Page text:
Filed under: Fraud
So in hard economic times, when money is tight for everyone, where do the scam artists turn? To the helpless masses who have gotten themselves into heaps of debt, of course. A recent series of news stories from the CBC has brought to light this seriously disturbing trend.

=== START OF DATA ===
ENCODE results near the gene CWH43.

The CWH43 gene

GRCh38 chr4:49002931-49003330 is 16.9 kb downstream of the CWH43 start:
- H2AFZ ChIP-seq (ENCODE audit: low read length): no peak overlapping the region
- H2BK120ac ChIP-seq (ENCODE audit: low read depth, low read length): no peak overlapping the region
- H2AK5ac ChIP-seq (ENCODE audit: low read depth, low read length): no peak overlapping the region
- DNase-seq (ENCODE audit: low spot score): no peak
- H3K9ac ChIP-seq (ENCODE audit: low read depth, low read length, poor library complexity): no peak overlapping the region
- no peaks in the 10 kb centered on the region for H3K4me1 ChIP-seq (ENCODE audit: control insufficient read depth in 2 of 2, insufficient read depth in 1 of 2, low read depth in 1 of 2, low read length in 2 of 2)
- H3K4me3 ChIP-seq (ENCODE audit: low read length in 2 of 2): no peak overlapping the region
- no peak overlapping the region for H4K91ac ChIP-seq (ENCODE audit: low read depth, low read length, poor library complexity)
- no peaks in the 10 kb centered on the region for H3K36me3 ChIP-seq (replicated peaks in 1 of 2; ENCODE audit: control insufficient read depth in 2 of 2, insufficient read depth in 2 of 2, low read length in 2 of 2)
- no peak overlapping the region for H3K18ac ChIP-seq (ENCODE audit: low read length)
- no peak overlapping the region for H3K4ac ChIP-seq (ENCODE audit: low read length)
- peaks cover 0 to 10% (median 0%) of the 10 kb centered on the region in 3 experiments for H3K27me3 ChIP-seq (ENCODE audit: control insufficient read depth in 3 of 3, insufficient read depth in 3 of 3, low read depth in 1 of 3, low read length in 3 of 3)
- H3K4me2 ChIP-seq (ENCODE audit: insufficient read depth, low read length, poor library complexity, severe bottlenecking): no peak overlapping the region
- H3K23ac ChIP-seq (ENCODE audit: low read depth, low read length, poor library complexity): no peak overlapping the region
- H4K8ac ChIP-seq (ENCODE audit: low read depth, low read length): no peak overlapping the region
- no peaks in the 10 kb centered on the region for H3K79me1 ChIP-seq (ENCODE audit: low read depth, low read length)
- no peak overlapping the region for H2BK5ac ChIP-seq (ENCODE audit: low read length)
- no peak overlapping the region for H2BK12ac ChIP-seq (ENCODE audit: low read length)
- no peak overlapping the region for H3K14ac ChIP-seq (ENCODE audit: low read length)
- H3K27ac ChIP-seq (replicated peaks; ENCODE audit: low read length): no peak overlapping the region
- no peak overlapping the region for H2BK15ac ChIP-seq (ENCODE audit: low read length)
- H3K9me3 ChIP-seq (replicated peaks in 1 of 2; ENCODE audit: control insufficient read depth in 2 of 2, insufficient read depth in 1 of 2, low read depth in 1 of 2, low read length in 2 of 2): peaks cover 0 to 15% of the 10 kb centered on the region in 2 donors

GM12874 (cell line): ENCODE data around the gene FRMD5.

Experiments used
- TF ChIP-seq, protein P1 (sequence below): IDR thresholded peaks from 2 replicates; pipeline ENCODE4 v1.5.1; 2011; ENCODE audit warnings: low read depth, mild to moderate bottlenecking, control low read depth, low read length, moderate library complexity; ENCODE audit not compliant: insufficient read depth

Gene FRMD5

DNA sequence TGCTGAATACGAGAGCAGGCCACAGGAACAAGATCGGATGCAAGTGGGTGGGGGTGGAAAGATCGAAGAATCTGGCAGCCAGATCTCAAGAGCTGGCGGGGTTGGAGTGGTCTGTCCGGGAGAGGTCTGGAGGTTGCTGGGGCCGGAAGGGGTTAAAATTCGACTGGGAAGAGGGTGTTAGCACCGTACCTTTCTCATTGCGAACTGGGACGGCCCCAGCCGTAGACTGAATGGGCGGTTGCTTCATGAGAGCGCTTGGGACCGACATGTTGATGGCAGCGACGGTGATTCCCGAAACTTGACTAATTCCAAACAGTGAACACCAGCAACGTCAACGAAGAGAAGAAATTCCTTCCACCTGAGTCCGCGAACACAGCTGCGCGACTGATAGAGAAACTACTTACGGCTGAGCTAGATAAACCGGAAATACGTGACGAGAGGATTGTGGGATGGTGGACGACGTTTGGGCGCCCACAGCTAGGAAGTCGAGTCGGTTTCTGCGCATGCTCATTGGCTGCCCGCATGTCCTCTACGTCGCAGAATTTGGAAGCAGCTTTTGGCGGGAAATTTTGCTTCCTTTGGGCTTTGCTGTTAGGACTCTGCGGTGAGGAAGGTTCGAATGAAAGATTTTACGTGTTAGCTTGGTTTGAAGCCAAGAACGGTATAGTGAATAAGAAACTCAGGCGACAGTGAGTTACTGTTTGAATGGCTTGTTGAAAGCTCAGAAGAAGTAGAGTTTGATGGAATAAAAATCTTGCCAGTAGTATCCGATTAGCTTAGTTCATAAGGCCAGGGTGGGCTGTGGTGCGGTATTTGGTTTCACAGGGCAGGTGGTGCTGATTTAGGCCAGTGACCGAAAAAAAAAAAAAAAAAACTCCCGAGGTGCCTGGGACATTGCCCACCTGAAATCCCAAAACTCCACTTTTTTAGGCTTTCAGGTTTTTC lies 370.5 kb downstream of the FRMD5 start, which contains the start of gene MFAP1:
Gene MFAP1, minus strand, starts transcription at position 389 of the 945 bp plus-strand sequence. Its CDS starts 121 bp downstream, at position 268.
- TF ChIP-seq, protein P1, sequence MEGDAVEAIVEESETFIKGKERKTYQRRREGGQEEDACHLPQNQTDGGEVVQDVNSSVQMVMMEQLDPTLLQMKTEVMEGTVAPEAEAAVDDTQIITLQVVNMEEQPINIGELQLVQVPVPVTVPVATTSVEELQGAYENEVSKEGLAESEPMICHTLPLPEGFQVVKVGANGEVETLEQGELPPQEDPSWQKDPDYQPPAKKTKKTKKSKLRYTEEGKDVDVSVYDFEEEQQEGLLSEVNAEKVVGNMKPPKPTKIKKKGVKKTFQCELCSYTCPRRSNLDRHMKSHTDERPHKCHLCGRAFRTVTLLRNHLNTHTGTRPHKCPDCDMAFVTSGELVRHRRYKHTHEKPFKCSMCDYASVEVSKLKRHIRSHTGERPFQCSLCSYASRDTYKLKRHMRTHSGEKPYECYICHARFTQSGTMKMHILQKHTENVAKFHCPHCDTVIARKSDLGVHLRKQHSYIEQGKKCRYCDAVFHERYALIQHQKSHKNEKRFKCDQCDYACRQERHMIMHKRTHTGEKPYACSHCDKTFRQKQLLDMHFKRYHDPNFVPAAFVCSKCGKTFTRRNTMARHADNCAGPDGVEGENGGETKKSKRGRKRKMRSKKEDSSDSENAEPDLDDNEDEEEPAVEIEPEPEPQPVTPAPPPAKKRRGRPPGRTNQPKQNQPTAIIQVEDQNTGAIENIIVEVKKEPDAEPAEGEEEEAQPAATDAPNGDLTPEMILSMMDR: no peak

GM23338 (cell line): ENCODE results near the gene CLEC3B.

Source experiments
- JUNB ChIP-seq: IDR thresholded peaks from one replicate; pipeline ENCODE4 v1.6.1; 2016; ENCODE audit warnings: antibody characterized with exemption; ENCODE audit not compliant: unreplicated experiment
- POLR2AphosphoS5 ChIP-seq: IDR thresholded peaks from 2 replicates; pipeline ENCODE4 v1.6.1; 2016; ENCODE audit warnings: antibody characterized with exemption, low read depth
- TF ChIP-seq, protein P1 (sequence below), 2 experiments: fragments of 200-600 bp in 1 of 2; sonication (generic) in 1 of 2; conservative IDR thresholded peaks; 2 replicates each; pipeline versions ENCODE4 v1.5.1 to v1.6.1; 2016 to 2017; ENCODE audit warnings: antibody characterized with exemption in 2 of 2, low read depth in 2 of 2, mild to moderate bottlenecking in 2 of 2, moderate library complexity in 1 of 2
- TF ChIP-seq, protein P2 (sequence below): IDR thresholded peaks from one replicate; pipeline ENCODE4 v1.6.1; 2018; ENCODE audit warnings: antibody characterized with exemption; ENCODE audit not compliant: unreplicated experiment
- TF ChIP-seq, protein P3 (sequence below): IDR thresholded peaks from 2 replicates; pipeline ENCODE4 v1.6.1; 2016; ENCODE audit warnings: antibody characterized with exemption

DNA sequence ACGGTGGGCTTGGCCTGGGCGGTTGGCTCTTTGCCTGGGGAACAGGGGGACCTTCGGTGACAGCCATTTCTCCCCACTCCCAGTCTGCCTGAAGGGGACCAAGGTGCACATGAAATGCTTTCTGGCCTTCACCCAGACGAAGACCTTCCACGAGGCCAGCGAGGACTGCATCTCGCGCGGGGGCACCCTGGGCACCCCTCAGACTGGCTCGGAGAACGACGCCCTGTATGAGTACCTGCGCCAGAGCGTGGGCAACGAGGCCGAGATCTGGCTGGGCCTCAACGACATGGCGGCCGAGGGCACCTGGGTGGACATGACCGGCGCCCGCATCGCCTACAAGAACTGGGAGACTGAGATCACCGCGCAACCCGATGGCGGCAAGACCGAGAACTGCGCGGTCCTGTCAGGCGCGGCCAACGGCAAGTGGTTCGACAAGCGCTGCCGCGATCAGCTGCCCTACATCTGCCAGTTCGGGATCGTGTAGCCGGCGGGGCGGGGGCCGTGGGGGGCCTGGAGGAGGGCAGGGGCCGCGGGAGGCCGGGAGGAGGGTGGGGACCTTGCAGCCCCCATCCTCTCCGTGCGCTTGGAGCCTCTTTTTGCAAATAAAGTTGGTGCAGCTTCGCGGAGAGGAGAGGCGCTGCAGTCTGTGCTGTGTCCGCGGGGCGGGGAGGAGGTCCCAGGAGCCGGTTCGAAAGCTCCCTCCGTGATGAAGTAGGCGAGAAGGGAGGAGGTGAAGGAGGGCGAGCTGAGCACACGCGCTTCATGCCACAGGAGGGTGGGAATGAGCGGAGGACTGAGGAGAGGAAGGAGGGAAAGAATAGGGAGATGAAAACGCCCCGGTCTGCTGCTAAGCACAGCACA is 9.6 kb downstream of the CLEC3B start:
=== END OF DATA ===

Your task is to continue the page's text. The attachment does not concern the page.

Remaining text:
In late June, a joint investigation by Canadian and U.S. authorities shut down Mutual Consolidated Savings, a business running a debt-reduction scam. The company, based in Washington state, has managed to bilk thousands of Canadians and Americans out of $22.5 million dollars. Here's how the scam works. Consumers who have amassed mounds of debt on a credit card, and who are consistently making low monthly payments, get a phone call. The scam artist offers a solution. For just $899, the company promises to lower the interest rate on the victim's credit card to as low as 6.9%. That's a huge decrease from the 18%-plus most credit card companies charge. The victim is told that this will save them thousands of dollars, and they'll be able to pay off their debt three to five times faster than at their current interest rate. The scam artist even offers a (fake) money-back guarantee.